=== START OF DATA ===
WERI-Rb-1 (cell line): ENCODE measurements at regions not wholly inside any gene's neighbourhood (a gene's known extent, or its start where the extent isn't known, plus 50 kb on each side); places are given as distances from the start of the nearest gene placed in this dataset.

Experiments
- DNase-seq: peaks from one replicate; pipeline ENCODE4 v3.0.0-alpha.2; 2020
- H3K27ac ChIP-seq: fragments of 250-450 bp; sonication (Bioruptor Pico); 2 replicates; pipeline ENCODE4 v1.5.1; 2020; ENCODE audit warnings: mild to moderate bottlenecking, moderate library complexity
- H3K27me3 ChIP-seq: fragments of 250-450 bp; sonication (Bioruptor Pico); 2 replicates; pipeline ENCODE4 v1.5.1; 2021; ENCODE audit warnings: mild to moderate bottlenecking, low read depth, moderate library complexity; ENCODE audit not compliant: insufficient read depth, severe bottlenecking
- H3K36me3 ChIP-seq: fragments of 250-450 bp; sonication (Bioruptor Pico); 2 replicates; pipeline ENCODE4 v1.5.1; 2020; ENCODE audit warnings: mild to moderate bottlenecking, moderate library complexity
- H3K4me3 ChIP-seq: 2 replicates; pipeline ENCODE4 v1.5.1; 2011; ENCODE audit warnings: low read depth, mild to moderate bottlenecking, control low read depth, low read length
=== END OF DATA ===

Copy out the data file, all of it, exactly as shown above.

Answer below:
WERI-Rb-1 (cell line): ENCODE measurements at regions not wholly inside any gene's neighbourhood (a gene's known extent, or its start where the extent isn't known, plus 50 kb on each side); places are given as distances from the start of the nearest gene placed in this dataset.

Experiments
- DNase-seq: peaks from one replicate; pipeline ENCODE4 v3.0.0-alpha.2; 2020
- H3K27ac ChIP-seq: fragments of 250-450 bp; sonication (Bioruptor Pico); 2 replicates; pipeline ENCODE4 v1.5.1; 2020; ENCODE audit warnings: mild to moderate bottlenecking, moderate library complexity
- H3K27me3 ChIP-seq: fragments of 250-450 bp; sonication (Bioruptor Pico); 2 replicates; pipeline ENCODE4 v1.5.1; 2021; ENCODE audit warnings: mild to moderate bottlenecking, low read depth, moderate library complexity; ENCODE audit not compliant: insufficient read depth, severe bottlenecking
- H3K36me3 ChIP-seq: fragments of 250-450 bp; sonication (Bioruptor Pico); 2 replicates; pipeline ENCODE4 v1.5.1; 2020; ENCODE audit warnings: mild to moderate bottlenecking, moderate library complexity
- H3K4me3 ChIP-seq: 2 replicates; pipeline ENCODE4 v1.5.1; 2011; ENCODE audit warnings: low read depth, mild to moderate bottlenecking, control low read depth, low read length